By the logic that bans books like Fahrenheit 451, movies like The Matrix and Equilibrium should be banned, too. (Of course, we just take care of the "appropriateness" factor with ratings on films. Equilibrium was rated R for gun-violence, some language, and "drug-use" - despite the "drug-use" in the film being mandatory according to law.)

If you think it's not a problem, then also consider the Harry Potter series. In the early 2000's, I was stuck in a town I will not name for a short time due to an alternator in the car in which I was traveling having died... There were signs for book burnings, calling for people to destroy any and all Harry Potter books & paraphernalia because it brought children to witchcraft. Yes, this was in the early 2000's A.D. in a town large enough to be called a city.

I've kind of started rambling, but I wanted to say this:

Just because a book may no longer be banned on a government level (thus, the best word to use would be "outlawed"), doesn't mean the history of banning is something we should forget. We need to be aware of the types of books that HAVE been banned - not just in the United States, but all over the world - and guard against letting these sorts of things happen in the future.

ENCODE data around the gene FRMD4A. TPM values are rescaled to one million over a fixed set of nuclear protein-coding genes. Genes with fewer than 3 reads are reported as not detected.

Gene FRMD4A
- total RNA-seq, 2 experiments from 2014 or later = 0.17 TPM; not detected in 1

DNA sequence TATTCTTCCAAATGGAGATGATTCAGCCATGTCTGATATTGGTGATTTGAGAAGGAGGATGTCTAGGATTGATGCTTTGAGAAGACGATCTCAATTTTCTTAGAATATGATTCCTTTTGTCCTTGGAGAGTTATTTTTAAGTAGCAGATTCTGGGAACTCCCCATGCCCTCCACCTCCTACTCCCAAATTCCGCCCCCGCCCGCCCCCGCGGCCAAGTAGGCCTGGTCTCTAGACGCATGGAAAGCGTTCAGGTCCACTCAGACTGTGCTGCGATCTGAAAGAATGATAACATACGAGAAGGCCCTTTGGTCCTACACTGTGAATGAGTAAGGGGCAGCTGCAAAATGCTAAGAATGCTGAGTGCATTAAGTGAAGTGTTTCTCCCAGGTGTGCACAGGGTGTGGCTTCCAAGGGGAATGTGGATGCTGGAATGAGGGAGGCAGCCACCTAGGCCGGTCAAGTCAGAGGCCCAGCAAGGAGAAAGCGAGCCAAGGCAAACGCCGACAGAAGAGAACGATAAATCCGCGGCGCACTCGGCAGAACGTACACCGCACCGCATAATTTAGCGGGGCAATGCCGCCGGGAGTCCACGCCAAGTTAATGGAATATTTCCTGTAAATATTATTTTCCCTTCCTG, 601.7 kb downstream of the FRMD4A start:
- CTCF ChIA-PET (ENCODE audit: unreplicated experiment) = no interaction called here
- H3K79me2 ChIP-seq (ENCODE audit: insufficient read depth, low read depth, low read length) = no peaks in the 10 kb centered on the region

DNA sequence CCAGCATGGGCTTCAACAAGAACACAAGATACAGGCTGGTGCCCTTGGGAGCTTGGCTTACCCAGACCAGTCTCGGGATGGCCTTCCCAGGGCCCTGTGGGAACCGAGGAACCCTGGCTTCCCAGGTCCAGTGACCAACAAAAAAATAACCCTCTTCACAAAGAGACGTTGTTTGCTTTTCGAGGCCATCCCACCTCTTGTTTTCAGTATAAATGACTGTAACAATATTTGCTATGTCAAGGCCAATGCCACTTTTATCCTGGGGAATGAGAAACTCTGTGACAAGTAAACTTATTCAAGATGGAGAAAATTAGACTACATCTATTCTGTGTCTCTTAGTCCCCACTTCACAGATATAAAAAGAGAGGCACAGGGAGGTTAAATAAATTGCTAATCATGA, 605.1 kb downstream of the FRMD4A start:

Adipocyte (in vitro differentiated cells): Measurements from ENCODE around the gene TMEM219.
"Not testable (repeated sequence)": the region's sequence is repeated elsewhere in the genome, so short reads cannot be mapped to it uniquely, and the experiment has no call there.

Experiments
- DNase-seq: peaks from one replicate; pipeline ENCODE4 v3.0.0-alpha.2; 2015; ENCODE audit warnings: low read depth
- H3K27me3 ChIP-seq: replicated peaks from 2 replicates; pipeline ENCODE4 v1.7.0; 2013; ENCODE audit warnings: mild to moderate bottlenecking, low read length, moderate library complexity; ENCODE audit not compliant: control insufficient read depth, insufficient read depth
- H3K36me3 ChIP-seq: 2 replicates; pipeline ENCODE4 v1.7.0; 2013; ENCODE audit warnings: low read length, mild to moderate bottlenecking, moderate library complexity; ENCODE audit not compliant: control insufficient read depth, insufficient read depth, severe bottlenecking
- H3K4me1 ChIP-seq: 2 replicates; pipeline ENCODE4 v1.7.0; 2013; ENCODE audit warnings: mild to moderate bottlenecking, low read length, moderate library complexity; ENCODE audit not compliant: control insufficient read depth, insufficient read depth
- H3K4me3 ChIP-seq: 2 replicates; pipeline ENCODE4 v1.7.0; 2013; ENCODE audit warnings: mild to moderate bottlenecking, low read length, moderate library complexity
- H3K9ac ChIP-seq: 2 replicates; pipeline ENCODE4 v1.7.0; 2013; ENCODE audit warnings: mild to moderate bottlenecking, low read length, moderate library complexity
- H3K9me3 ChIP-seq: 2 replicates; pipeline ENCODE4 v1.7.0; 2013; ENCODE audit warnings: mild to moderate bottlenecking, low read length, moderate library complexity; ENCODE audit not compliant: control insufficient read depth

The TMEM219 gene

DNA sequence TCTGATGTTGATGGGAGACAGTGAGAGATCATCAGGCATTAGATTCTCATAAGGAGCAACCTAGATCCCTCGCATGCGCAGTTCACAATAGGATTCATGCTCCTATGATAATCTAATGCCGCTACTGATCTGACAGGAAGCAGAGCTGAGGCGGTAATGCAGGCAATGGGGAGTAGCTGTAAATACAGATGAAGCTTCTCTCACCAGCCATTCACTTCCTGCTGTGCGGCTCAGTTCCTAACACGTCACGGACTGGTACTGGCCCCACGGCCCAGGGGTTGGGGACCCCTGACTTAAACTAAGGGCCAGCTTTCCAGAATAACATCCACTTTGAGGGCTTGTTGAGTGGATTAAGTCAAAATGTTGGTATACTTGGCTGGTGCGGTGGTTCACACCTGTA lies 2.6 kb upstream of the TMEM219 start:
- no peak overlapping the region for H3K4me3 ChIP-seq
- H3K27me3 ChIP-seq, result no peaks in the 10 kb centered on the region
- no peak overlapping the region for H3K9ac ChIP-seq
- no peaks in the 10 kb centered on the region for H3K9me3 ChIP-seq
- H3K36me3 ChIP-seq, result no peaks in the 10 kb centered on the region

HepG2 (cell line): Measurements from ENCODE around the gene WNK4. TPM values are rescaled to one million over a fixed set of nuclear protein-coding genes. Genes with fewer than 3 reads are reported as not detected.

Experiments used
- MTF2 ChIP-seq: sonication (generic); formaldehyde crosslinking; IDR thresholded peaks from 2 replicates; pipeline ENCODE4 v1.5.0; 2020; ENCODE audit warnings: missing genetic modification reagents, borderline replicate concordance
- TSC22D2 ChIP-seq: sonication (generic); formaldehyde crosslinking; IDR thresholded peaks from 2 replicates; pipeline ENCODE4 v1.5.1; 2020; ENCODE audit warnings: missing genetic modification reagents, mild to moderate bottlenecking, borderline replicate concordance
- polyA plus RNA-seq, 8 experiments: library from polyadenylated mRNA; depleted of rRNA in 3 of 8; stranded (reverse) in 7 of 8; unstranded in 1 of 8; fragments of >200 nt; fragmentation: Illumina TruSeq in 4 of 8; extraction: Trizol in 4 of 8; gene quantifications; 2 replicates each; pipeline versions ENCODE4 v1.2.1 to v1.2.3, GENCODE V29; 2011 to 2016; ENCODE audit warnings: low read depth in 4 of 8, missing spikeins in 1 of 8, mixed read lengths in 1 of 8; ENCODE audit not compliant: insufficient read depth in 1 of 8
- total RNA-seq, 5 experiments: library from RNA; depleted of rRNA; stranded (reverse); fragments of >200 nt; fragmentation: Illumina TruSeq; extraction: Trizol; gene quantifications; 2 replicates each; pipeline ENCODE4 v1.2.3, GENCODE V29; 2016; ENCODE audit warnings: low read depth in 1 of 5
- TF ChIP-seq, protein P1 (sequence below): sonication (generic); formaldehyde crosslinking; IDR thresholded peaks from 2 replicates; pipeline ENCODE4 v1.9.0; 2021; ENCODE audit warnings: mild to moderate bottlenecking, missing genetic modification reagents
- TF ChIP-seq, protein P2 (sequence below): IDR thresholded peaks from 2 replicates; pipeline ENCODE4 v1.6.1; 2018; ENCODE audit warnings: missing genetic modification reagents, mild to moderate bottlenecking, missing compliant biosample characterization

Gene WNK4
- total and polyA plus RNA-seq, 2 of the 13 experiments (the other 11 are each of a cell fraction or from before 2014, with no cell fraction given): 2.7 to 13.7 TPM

Do a Google (or search engine of your choice) search and explore the tons of blog and news articles about banned books.

Educate yourself on just what book censorship is, how it happens, why it happens, what is happening with it now and has happened with it in the past. Don't just say "I don't see it, so you must be making it up." And, before you write off Wikipedia links, check out the source references at the bottom of articles - people have done the research, respect that and make educated decisions based on what you find.

"Censorship is telling a man he can't have a steak just because a baby can't chew it." - Mark Twain

"Censorship is the enemy of truth -- even more than a lie. A lie can be exposed; censorship can prevent us knowing the difference."  -- Bill Moyers (transcription, video)

Stephen King's thoughts, from 1992.

Here are some informational links, if you are curious about what books are banned, how and why, and where.

Book Censorship (defined)
Challenging Literature (what it means when literature is challenged)
Book Censorship in the United States
Most Commonly Challenged Books in the United States
Books Banned By Governments

And particularly: About Banned Books (from the ALA, explaining a lot of the details on how and why books are banned)